Valentiano is an estate winery in Località Mocali in Tavernelle on the southwestern side of the Montalcino region of Tuscany, Italy. Its main wines are Rosso di Montalcino DOC and Brunello di Montalcino DOCG.
Owners: Valentiano bears the names of Valentina (a biologist) and Fabiano, its owners. The logo proposes a symbol borrowed from Celtic mythology: the tree of life, whose roots are intertwined with the branches to represent the circularity of life.
History: It is in the rural context of the Montalcino countryside that Savino Ciacci was born at the end of the century in one of the many peasant families. Married to Luisa Moricciani in the early 1900s, they go to live on the Colombaio farm in Montosoli. From their union, Dino was born in 1908, the first of 5 children. Soon the call to arms for the Great War will leave the fatherless family. Falling who knows where during one of the shoulders on the Isonzo, Savino Ciacci gave his life for his homeland, like thousands and thousands of peasants used as “cannon fodder”.
At the age of 10 he found himself head of a family with 4 brothers and sisters, to which another would soon be added, Dino, with a capital consisting of 2 cows, 4 sheep, 4 goats and 3 or 4 hens, he moved in 1924 to podere Nacciarello and the following year in the Mocali estate.
At that time Mocali, like most of the farms in the area around the Tavernelle area, was owned by the Count of Argiano. The title to which the management of the farm was entrusted to Dino was the sharecropping contract, a typical experience of central Italy, consisting in the concession of a farm by the owner to a head of the family with the obligation to reside permanently and take care of its management. Profits and products were generally divided to the extent of 53% to the sharecropper and 47% to the grantor, even if in reality each farm had particular agreements.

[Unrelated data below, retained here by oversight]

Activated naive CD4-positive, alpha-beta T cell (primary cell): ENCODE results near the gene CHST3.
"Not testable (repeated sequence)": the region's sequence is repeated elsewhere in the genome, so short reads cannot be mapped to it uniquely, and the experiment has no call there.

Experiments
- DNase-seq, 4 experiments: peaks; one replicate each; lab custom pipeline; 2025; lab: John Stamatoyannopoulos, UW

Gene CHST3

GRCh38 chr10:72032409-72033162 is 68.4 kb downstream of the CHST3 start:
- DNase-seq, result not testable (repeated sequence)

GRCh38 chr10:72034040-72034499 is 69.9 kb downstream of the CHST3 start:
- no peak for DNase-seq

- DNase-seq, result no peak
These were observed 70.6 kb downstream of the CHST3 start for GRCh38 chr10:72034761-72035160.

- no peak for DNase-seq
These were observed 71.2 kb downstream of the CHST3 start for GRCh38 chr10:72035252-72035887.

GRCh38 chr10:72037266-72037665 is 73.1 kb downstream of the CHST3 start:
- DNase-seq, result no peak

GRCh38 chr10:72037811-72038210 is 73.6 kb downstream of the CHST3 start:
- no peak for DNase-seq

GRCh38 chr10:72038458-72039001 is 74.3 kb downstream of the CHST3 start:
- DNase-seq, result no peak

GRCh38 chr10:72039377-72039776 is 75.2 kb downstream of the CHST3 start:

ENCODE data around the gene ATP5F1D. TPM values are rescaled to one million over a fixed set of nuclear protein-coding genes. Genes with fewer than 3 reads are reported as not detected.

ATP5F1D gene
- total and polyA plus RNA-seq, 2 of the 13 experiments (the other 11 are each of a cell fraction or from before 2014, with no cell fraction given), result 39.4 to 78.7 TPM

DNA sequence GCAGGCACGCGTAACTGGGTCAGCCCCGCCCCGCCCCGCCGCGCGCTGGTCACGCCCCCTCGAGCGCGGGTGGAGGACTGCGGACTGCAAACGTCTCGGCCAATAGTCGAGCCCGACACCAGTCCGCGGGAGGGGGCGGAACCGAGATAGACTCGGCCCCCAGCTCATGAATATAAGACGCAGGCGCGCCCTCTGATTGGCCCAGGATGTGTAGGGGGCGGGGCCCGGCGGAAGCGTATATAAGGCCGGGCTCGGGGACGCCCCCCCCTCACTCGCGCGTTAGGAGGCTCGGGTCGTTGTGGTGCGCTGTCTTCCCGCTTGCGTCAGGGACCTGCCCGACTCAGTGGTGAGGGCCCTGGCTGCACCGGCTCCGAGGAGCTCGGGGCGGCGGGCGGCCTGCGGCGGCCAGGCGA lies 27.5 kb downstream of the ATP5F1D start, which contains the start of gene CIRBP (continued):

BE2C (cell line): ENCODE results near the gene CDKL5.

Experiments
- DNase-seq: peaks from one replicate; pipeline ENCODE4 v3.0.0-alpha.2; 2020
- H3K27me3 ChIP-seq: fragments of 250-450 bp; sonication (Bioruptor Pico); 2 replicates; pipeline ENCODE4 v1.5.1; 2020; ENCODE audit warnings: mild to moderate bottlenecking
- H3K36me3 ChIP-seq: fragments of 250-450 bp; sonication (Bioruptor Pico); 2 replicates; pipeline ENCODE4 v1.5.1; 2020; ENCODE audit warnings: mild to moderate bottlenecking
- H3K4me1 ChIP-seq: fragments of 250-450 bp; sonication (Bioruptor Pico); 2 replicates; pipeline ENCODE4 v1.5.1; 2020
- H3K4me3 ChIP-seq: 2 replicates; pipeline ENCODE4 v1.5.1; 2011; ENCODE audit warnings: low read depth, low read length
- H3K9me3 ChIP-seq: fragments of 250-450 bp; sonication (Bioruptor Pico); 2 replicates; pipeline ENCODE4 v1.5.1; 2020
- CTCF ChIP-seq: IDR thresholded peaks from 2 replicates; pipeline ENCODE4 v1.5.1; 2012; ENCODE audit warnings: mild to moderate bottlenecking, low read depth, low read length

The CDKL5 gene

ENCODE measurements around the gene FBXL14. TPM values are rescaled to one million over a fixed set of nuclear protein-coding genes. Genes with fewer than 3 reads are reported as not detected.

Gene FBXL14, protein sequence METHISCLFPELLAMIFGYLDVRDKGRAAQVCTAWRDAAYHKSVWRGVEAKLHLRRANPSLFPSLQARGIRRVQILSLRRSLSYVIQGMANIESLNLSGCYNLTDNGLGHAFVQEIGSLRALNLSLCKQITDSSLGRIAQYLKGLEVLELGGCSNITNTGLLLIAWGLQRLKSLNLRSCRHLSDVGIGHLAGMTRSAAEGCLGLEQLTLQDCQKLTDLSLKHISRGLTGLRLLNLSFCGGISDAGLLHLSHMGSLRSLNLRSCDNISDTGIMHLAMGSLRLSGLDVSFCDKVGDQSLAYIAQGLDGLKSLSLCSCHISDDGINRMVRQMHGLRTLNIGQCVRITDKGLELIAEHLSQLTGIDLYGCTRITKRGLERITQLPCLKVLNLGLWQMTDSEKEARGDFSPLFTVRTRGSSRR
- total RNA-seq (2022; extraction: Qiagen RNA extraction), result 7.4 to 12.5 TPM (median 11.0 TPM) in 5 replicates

In 1934 Dino married Clarina Bernazzi, giving birth the following year to the first-born Silvano. With the second post-war period Italy was preparing to radically change its social aspect, and Dino and his family found themselves experiencing that historical passage in the forms of land management: in 1952 Dino bought the Mocali farm from the count of Argiano now in ruins, and passed from sharecropper to direct farmer; it was the first step in a process of change that will lead from production aimed at self-consumption to production aimed at the market. Sharecropping was then abolished by national law in 1962, but at that moment for a poor peasant family it was an epochal conquest. With this do not think that the hardships and privations were over, life continued to be particularly hard for those who worked the land and the sirens of the industrial miracle were still very fascinating. We lived for little, selling some calves, some lambs, some oil, some wine and wheat.
At the end of the 1960s the first modern type vineyards were planted, that is a plot of land with only vines, while previously rows of vines and olive trees alternated (generally 20 vines and 1 olive tree) and between one row and another a land on which wheat was sown. In 1967 Dino was among the founding members who gave life to the Consorzio del Vino Brunello di Montalcino. From the 1970s the farm passed under the management of Silvano who in 1961 married Ofelia Pinsuti and from whose union in 1971 Fabiano was born.
The strong recession of the 1970s certainly did not improve the living conditions of Montalcino peasants, on the contrary it worsened them; so much so that there was a real exodus to the cities: the farms were abandoned en masse and Montalcino became a place of emigrants. In the countryside, people continued to arrange as best they could, pastoralism and livestock farming became the main livelihood, and even forms of the Domestic System were not disdained to scrape together a little more.